Puppy Training Schedule By Age

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Training your puppy can be a great way to provide stimulation and teach your puppy good behavior at a young age. Obedience training and socializing can help you teach your puppy how to behave in various situations they may encounter, so you can more confidently take your dog to friends’ houses, parks, or anywhere else.

While training can be great for puppies, experts recommend following a puppy training schedule by age to make sure you’re teaching your puppy the appropriate stuff at the appropriate time. Teaching certain behaviors at certain ages is crucial, and your puppy may have a hard time learning certain tricks and behaviors early on. A puppy training schedule makes it easy to stick to an effective training program.

If you want to train your puppy to behave better and follow basic dog commands, now is the time to figure out your puppy training schedule. In this guide, we’ll talk about what training should entail at various ages, as well as some other basic tips about dog training. Keep reading to learn more about how a puppy training schedule can help you train your pup.

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8-10 Weeks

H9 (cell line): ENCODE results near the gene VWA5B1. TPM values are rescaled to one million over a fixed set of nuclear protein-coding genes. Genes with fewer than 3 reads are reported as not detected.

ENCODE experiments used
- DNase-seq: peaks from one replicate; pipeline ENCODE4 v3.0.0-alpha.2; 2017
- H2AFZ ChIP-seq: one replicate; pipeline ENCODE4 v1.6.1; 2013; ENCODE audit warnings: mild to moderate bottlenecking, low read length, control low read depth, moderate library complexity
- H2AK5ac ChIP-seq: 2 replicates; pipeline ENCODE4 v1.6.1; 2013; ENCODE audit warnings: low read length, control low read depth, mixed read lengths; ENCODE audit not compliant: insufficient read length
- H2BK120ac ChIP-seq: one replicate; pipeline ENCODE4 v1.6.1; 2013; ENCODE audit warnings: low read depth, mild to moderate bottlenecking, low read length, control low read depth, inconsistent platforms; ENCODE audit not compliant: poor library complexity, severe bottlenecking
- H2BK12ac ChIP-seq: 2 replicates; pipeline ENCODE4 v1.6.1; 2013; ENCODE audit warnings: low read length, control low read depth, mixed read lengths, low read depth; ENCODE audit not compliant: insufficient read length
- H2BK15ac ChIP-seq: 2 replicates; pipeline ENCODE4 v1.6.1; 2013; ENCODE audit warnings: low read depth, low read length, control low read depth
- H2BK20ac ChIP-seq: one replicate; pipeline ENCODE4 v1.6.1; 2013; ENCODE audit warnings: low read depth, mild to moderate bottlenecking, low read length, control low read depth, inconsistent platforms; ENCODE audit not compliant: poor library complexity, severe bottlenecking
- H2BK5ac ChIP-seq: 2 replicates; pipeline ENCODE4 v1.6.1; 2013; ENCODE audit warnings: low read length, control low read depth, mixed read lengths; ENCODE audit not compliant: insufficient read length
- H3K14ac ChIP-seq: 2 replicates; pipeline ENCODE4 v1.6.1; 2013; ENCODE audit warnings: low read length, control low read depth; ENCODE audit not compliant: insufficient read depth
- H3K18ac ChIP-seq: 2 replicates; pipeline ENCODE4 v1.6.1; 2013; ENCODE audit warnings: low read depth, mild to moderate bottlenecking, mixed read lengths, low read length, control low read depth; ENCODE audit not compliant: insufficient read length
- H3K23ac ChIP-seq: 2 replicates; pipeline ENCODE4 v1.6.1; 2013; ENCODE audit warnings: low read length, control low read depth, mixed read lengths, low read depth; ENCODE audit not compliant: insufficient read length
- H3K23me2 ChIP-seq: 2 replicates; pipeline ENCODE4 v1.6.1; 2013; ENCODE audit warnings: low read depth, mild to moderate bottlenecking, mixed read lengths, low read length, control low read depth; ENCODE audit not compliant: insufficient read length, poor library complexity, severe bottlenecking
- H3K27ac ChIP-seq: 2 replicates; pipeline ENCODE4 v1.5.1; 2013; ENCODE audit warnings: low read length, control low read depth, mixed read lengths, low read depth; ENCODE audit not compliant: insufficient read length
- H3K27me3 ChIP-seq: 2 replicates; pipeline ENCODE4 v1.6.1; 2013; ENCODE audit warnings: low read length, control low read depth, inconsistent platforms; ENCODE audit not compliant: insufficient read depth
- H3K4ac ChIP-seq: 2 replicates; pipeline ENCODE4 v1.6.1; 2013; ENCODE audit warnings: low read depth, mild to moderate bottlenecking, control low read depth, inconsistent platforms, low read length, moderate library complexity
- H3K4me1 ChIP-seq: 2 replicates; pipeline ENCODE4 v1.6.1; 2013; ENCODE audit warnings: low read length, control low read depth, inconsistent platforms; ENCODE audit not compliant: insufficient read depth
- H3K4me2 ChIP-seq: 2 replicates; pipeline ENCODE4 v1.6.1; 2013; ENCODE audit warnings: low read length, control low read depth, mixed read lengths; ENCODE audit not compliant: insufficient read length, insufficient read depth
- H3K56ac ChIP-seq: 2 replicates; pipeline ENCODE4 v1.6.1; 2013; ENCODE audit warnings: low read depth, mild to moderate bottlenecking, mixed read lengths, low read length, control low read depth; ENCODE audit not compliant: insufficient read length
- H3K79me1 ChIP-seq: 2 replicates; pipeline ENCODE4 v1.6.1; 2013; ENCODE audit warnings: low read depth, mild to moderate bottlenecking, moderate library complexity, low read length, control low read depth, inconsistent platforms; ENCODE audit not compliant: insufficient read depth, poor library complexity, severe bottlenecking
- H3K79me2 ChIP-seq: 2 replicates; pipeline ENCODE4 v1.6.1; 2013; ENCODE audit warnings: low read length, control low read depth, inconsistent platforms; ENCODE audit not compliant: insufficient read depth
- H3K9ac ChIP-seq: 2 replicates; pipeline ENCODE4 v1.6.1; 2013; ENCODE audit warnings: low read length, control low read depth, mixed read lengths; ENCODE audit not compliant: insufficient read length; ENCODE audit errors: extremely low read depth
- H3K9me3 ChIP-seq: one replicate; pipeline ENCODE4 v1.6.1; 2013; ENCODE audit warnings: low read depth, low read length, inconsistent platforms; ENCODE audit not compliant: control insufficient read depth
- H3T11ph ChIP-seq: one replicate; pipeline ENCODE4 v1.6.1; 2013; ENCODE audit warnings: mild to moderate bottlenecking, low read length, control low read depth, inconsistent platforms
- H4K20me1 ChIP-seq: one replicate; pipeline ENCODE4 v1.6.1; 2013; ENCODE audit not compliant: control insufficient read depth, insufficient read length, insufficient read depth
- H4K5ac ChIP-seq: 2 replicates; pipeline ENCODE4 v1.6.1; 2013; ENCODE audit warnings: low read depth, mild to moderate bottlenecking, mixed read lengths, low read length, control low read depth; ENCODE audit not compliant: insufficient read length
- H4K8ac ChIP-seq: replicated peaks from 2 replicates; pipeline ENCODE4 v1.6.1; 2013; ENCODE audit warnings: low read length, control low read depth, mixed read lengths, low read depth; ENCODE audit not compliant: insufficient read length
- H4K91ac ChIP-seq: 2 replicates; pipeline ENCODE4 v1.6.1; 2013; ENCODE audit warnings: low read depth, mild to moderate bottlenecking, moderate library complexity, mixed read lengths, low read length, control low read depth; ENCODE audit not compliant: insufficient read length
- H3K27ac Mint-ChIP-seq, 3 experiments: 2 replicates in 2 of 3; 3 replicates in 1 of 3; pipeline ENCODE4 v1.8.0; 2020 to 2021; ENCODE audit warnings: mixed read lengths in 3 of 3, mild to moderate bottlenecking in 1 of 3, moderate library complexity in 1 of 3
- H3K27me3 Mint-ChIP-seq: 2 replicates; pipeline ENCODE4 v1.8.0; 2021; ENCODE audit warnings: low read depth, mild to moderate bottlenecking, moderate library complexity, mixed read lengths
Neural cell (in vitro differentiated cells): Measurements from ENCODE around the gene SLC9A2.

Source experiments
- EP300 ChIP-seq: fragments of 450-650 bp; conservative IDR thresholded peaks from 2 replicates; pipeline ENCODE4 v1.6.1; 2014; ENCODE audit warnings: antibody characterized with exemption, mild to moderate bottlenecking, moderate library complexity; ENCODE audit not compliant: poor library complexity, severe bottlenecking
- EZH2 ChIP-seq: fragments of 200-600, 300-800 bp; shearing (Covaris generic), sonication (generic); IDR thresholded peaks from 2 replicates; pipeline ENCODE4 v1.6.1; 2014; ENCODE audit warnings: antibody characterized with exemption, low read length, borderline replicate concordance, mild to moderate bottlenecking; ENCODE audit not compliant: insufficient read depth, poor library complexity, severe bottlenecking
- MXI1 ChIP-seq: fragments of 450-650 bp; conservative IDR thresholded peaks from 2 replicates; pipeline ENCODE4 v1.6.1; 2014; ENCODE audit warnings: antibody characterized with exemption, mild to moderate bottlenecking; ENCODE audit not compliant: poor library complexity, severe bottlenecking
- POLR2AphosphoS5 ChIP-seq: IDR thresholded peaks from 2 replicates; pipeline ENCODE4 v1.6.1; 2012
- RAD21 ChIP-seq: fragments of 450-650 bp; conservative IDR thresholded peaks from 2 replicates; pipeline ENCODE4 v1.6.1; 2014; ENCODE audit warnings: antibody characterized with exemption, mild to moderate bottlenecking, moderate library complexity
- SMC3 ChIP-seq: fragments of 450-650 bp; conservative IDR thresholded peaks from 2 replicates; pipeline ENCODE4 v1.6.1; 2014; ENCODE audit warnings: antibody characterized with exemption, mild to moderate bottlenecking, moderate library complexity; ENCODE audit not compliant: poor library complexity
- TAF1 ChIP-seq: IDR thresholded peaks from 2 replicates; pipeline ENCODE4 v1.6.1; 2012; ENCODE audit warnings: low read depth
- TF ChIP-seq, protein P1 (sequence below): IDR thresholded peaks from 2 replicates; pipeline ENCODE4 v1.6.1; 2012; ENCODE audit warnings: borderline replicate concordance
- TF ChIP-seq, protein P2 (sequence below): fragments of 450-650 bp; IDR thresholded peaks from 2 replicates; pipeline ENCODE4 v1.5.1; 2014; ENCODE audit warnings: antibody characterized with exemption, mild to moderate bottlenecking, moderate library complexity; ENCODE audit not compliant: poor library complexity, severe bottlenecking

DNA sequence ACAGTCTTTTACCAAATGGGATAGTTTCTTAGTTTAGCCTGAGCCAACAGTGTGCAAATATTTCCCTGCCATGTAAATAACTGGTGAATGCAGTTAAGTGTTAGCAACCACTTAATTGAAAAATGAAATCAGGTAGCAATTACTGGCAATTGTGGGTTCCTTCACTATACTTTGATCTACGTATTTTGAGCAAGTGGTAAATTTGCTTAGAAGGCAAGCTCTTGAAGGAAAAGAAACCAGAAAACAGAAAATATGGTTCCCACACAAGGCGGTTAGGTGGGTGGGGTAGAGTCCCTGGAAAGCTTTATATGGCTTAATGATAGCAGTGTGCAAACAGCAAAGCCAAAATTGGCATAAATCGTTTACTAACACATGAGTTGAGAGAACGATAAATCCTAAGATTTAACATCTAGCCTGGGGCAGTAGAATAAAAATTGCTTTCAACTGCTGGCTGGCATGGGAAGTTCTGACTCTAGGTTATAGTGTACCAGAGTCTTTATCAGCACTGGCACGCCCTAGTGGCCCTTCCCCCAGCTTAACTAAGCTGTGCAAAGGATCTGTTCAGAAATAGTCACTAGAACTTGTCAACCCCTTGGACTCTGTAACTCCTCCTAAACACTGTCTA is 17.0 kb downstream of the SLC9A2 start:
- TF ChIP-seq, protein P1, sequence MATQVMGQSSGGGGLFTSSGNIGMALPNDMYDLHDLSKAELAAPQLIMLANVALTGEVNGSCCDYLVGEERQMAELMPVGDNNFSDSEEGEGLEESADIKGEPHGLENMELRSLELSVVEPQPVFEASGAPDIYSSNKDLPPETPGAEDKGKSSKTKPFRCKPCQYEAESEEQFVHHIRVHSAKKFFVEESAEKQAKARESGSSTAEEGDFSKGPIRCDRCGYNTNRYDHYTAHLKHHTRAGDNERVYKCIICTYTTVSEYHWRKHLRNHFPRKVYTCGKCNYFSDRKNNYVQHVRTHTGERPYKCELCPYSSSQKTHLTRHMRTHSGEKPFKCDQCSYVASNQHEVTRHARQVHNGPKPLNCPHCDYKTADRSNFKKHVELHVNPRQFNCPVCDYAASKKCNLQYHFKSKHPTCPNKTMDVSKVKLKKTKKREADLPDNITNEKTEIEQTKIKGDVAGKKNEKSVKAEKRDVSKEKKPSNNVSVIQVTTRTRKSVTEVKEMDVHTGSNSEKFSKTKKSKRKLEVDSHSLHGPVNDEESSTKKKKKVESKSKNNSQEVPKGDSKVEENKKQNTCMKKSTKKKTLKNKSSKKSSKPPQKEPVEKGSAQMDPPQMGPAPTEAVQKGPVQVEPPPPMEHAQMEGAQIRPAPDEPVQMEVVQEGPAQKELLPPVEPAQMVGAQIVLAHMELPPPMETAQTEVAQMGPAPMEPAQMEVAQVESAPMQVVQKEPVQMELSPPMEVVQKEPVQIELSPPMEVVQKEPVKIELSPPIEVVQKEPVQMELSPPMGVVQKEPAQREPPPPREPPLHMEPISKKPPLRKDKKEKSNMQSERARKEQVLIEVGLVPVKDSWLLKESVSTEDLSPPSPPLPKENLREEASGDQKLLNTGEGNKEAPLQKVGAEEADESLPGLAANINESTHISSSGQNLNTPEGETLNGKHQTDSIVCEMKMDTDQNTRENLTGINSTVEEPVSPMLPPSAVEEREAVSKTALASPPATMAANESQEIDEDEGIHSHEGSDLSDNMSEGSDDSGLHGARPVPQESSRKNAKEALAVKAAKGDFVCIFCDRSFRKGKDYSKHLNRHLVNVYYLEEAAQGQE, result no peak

When your puppy is 8 to 10 weeks old, you can get started with basic obedience training and leash training. Keep in mind that your puppy is still very young at this stage, so you might have a hard time getting them to stay focused for long periods of time. Shorter training sessions are typically more effective, so don’t worry if your puppy is getting distracted easily.

It’s also important to socialize your puppy when they’re young, that way you can get them used to being around other people and dogs early on. Early socialization can help prevent your dog from barking and displaying reactive behavior when you’re in public, whether that’s a dog park or a beach.

One of the best things you can do for your puppy at this age is to introduce them to new environments. You want your puppy to get used to going to the vet, walking around your neighborhood, visiting the park, and behaving in new homes. If you get a chance, try to take your puppy with you when you go places that allow for it, that way they don’t have anxiety or behavioral issues when they’re away from home. And don’t forget to bring treats and toys to make it a positive social experience.

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10-12 Weeks

While house training should begin immediately, your 10-12 week-old puppy should be starting to have more success with potty time. House training is simply teaching your puppy to go outside when they need to go to the bathroom. As simple as this might sound, this is one of the most crucial parts of the puppy training schedule.

You should try to make a schedule for when you let your puppy outside to use the bathroom. You can start by taking your puppy outside first thing in the morning and just before bed, but you should also take them out after a nap, after crate time, after eating and drinking, and after playtime. When starting housetraining, you should take your puppy out once per hour.